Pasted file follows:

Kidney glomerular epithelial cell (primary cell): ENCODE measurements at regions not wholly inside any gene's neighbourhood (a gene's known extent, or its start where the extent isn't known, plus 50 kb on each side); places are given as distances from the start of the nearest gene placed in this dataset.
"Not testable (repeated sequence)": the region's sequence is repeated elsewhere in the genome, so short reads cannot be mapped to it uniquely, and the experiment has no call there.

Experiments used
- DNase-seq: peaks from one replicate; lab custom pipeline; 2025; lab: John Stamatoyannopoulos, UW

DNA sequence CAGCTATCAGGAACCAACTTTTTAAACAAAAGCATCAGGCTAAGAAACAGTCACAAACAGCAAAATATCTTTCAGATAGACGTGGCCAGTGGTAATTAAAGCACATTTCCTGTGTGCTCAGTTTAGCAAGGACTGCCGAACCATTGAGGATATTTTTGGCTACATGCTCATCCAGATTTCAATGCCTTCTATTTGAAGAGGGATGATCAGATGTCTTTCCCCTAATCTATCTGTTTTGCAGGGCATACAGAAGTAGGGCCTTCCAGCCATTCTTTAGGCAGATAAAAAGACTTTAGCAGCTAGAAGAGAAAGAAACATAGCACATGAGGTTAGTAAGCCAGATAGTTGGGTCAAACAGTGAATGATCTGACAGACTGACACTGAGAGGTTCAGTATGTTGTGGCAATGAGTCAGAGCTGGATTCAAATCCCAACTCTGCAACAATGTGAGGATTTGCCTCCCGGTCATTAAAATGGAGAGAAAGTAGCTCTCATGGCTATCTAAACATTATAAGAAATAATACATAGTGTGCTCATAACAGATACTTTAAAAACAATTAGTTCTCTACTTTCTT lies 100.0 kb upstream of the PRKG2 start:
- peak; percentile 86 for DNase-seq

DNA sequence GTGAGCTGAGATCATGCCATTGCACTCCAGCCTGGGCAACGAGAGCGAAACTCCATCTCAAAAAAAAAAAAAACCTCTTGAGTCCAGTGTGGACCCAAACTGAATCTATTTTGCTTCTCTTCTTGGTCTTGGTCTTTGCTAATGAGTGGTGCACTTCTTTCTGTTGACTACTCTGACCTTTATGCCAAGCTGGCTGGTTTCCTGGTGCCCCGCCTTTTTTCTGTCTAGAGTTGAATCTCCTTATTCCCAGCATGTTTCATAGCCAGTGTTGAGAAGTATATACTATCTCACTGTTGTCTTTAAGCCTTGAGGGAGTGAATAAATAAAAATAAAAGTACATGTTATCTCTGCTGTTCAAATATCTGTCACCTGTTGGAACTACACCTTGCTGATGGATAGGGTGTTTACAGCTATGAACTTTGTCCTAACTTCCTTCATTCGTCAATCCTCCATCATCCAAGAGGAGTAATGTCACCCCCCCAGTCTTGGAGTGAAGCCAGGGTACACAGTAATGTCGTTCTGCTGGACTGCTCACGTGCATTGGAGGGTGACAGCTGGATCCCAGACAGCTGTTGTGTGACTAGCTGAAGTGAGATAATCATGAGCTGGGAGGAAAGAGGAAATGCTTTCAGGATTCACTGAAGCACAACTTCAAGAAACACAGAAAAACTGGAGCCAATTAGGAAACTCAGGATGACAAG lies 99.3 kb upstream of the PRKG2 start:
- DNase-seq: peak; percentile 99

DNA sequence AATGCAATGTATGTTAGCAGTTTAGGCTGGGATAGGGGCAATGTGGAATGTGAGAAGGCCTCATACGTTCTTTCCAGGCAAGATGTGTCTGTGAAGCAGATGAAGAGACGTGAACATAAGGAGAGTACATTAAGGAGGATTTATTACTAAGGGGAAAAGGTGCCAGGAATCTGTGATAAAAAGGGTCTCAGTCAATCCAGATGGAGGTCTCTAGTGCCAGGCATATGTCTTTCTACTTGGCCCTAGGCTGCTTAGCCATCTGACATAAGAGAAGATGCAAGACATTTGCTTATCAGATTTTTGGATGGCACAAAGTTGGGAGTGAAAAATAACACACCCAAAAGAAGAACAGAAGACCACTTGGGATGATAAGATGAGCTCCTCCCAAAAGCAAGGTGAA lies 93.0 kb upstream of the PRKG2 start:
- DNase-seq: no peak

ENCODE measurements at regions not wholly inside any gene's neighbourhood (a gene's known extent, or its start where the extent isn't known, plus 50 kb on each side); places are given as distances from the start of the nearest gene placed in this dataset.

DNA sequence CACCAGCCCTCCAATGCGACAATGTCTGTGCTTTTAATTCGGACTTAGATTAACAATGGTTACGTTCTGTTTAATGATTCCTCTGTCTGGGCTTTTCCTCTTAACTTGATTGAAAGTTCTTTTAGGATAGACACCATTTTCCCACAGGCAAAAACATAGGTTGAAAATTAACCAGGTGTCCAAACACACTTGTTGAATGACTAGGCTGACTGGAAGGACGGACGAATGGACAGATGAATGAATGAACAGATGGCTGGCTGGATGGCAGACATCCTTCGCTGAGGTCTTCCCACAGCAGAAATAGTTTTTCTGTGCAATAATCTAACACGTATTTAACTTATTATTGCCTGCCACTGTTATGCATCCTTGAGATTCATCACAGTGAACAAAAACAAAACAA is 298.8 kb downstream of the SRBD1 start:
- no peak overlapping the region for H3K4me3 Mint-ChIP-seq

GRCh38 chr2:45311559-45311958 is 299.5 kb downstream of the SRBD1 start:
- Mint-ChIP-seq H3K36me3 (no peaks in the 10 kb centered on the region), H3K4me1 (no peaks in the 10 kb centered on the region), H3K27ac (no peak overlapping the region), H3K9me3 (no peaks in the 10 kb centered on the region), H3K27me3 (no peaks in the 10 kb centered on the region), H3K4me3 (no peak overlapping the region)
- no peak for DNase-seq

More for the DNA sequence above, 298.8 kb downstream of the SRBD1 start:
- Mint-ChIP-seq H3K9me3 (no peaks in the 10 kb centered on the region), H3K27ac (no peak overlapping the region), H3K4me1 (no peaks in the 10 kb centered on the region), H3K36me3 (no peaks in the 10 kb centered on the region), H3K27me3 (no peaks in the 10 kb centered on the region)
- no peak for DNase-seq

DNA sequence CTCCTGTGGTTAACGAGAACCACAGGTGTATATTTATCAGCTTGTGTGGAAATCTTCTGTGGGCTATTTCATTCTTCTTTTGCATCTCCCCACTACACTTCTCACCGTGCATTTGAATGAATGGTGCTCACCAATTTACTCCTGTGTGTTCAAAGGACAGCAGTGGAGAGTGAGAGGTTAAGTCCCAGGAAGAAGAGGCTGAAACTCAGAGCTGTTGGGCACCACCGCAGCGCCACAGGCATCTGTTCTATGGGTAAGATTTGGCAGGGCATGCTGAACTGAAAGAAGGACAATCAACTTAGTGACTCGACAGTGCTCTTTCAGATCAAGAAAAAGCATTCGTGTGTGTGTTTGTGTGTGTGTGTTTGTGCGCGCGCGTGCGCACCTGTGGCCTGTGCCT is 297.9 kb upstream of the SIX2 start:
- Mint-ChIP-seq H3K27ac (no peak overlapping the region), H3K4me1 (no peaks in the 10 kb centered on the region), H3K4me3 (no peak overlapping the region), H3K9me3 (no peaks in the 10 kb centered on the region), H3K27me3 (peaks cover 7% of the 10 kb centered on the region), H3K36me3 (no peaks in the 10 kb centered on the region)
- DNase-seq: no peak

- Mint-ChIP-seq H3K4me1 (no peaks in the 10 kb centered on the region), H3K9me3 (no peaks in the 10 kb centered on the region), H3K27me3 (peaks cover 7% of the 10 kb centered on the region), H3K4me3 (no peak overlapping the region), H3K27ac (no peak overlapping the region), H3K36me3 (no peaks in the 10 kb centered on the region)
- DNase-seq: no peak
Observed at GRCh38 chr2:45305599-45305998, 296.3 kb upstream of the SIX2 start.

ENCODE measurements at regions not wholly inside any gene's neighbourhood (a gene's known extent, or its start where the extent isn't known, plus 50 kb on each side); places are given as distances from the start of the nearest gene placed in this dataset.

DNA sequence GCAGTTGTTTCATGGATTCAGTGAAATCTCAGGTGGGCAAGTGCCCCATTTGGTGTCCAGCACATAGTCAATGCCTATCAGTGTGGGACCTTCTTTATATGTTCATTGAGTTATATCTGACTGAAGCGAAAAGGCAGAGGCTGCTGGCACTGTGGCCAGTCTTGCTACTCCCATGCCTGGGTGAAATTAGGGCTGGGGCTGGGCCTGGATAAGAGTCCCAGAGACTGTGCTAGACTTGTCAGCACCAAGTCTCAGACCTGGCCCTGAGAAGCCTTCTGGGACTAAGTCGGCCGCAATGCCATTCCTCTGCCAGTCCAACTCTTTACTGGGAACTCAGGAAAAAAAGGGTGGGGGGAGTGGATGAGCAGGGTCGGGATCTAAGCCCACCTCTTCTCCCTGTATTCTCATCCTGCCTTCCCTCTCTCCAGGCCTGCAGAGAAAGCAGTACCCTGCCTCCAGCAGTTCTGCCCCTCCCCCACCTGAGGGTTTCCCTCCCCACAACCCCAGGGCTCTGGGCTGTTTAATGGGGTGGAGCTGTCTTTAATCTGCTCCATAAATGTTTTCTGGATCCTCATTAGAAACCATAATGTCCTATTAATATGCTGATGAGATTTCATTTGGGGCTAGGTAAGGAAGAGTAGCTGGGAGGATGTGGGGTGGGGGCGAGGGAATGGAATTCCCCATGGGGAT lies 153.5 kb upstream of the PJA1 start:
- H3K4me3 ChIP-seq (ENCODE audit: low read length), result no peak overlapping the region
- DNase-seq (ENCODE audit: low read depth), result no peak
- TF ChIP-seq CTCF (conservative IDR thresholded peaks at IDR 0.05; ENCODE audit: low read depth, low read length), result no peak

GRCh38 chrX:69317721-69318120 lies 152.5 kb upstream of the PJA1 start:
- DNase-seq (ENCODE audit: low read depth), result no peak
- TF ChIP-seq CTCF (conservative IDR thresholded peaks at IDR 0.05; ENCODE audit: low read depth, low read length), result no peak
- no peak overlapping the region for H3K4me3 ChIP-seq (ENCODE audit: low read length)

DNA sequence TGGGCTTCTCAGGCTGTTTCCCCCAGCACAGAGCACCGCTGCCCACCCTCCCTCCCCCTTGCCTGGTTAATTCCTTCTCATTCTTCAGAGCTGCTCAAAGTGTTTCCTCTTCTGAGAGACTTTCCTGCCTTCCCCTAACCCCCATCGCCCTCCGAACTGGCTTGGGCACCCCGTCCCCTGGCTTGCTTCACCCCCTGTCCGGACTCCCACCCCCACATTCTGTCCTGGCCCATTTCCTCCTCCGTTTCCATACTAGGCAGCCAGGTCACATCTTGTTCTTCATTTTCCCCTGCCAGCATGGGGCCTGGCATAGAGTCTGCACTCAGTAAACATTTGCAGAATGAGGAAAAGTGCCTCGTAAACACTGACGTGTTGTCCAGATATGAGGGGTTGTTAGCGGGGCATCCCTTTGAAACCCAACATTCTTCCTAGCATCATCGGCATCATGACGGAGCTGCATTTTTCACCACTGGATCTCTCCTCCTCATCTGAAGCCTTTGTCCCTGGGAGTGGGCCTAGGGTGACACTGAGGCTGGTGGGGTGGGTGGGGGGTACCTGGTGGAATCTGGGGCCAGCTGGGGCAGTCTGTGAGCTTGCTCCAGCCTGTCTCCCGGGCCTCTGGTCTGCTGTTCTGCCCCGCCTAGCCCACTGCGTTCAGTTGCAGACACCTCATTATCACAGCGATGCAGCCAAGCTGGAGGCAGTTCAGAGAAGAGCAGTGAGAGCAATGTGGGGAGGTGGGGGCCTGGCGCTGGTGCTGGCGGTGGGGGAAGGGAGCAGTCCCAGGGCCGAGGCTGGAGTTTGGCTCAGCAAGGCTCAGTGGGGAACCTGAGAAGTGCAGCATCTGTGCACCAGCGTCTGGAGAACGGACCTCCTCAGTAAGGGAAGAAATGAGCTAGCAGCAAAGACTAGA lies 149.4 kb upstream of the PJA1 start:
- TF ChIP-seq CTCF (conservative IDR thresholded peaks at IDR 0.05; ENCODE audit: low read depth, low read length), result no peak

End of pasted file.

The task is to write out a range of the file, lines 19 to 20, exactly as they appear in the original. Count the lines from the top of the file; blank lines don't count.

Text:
- no peak for DNase-seq

DNA sequence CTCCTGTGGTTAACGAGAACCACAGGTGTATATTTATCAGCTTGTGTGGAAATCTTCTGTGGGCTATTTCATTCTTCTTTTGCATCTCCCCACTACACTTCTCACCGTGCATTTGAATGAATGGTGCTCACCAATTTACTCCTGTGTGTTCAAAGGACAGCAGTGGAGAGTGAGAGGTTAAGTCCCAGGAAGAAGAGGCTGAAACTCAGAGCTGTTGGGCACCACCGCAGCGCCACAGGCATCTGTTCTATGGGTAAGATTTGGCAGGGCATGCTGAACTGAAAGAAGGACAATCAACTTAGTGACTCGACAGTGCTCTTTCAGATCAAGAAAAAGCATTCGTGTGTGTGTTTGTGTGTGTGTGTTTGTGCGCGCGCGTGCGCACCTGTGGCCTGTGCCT is 297.9 kb upstream of the SIX2 start: